The State Bank orders bounds all the banks operating in the country that each and every branch will collect the utility bills and refusal would lead to cancellation of banking license.

The warning issued by the State Bank of Pakistan on September 4, 2000, to all the Chief Executives of NBP, HBL, UBL, ABL, MCB, First Women Bank Ltd., Bank of Punjab, Bank of Khyber under the title of "STREAMLINING THE PROCEDURE FOR COLLECTION OF UTILITY BILLS" says: "As you are aware, a Committee was constituted under the chairmanship of Mr. Javed Ahmad Noel, Honorary Adviser, Ministry of Finance to look into the issue of streamlining and simplifying the procedure for collection of utility bills. The Committee after extensive and prolonged deliberations on various issues involved has since submitted its report to the State Bank of Pakistan. The following recommendations requiring actions by the banks collecting utility bills have been made in the said report:



i) All branches should accept payment of bills of Rs.1000/- and above through cheques from their account holders. These cheques should be accepted at normal banking counters instead of windows designated for cash bill collection.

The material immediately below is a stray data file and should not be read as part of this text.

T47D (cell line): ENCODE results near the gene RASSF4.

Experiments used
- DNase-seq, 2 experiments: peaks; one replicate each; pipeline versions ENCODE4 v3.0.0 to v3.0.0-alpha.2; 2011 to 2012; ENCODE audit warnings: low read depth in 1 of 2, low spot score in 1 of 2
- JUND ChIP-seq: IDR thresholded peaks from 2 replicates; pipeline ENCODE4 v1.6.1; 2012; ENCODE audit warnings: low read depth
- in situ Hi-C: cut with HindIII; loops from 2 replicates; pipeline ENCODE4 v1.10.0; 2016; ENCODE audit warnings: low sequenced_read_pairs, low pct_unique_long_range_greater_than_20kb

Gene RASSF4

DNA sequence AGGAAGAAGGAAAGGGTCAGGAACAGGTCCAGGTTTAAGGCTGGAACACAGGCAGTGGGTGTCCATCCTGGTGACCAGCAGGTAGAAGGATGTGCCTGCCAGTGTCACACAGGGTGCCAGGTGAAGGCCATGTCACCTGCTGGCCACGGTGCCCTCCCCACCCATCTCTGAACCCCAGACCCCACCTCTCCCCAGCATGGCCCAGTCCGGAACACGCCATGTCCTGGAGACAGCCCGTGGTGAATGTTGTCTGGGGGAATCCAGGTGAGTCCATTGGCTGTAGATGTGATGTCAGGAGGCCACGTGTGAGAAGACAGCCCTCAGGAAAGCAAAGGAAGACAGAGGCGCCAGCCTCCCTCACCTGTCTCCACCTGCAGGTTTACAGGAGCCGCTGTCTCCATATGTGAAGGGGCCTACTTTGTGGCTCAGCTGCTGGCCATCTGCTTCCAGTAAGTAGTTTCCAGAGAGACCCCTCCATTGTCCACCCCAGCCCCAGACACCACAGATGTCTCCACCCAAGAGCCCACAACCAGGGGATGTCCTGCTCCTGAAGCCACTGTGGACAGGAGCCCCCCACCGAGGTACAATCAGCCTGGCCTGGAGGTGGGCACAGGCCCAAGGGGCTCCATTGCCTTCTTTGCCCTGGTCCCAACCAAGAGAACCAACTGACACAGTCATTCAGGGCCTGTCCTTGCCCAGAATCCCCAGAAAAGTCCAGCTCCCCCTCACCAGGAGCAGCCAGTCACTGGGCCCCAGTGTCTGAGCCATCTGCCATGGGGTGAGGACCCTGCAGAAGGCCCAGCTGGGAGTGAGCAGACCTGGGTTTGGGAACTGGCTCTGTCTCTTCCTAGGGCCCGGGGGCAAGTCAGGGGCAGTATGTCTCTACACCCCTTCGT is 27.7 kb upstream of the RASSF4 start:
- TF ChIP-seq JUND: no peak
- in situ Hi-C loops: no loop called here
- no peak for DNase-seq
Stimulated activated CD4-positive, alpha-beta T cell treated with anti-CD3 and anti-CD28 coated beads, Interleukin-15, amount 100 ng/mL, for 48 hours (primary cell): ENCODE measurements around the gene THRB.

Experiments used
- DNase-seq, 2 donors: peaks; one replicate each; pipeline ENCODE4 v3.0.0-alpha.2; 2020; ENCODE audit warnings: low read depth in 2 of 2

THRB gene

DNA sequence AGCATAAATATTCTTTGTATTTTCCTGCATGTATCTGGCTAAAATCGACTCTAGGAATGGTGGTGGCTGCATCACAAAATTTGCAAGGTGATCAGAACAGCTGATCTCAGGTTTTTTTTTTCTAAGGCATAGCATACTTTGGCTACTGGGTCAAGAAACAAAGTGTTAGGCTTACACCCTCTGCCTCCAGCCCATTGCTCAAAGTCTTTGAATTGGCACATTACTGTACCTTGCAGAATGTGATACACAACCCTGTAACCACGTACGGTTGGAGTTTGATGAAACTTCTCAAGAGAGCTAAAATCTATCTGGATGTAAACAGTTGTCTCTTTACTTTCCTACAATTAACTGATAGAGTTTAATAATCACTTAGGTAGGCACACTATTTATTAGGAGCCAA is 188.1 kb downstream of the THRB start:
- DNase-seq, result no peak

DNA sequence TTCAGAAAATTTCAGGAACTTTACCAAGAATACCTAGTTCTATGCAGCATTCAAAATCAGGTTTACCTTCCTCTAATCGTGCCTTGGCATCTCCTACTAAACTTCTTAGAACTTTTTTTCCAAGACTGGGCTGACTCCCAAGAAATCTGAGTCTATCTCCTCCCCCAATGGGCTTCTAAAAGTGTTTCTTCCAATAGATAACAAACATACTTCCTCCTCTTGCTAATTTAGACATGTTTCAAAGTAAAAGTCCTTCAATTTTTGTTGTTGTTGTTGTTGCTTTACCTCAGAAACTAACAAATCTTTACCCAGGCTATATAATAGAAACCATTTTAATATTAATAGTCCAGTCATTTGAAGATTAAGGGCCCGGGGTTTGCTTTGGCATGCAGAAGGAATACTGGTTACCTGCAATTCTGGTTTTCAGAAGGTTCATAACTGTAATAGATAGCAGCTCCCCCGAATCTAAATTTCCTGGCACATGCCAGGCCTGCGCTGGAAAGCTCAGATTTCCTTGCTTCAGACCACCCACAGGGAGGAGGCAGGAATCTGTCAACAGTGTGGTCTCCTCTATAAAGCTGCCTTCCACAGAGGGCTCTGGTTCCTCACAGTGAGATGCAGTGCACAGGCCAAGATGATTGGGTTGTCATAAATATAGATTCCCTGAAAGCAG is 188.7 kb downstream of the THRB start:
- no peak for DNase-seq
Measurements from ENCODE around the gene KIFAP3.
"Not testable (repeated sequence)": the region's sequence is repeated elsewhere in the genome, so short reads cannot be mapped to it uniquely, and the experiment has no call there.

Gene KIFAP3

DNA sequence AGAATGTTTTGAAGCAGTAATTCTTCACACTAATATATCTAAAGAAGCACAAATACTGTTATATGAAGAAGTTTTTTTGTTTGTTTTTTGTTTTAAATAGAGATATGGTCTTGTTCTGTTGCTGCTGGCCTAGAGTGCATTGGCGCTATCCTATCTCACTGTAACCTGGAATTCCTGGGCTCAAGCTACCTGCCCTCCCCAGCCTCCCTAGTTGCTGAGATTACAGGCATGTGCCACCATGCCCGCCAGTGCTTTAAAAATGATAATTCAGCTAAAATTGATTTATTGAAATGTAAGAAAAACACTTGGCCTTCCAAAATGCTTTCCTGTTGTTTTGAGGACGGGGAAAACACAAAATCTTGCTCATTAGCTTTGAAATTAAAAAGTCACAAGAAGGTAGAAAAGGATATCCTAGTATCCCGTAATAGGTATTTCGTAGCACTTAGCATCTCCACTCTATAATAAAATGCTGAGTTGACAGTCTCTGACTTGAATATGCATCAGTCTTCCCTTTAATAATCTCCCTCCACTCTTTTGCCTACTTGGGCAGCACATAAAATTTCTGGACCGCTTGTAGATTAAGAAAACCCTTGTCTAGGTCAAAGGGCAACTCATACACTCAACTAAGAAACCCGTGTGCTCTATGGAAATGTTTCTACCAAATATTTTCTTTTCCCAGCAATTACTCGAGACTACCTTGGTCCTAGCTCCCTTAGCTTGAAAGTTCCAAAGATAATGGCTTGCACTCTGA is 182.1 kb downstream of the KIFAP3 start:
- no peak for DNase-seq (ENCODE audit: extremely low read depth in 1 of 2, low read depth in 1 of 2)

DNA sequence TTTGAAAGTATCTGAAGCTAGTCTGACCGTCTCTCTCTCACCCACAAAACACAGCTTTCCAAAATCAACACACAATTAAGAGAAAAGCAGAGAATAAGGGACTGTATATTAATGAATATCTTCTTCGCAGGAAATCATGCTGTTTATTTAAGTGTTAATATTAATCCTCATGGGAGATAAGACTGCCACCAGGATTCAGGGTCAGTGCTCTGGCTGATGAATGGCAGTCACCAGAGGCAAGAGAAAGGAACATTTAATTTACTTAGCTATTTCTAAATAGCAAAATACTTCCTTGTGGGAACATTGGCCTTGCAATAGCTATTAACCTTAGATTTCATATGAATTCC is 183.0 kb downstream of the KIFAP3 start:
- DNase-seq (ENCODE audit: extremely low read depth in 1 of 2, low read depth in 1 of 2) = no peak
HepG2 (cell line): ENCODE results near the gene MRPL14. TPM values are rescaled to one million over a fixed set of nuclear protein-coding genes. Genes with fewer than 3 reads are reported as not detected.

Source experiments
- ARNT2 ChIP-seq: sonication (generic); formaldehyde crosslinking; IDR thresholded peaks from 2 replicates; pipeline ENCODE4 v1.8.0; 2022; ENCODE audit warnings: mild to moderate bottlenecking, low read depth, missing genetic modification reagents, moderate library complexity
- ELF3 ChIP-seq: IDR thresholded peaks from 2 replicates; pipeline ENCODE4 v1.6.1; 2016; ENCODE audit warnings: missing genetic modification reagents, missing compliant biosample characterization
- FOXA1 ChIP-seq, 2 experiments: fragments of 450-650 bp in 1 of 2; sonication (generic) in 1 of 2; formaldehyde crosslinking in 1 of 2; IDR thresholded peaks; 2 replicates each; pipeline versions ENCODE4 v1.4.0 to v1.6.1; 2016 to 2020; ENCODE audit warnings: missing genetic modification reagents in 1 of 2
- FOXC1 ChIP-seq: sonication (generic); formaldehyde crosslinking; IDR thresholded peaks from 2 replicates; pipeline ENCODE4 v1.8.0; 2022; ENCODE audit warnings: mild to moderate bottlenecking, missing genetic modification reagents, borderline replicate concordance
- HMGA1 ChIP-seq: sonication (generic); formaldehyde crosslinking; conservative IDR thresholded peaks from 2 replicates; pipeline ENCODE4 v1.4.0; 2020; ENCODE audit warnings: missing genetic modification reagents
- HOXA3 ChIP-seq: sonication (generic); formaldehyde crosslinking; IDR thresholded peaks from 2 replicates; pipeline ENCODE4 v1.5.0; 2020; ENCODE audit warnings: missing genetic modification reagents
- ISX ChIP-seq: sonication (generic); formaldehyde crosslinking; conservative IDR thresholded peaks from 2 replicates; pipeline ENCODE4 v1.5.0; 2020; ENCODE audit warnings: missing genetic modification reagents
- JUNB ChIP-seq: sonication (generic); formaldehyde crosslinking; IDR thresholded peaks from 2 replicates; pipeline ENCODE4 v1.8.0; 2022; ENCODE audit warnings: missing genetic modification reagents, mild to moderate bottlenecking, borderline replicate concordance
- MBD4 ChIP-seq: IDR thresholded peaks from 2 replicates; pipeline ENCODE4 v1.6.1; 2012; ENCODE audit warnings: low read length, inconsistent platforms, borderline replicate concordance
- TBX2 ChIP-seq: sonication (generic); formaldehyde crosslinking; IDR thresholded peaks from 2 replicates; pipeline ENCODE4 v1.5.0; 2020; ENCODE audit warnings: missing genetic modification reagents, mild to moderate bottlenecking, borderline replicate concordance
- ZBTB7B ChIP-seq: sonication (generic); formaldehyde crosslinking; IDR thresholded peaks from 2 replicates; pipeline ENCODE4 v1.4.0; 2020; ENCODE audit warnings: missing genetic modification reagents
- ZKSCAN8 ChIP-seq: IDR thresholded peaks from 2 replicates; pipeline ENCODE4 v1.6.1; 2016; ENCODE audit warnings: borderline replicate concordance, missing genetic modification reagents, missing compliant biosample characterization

ii) Bill collection timings i.e. 9:00 a.m. to 5:00 p.m. should be prominently displayed at all the bank branches. Particulars of the nearest branch accepting bills up to 8:00 p.m. should also be displayed at every branch.

iii) Banks should publicize the fact that a bill can be paid at any branch of any bank collecting utility bills or the post office within a city/town. It does not have necessarily to be paid in a branch located closer to the billed premises. Moreover, public be advised to tender exact cash at the time of payment of bills to save their own and others' time.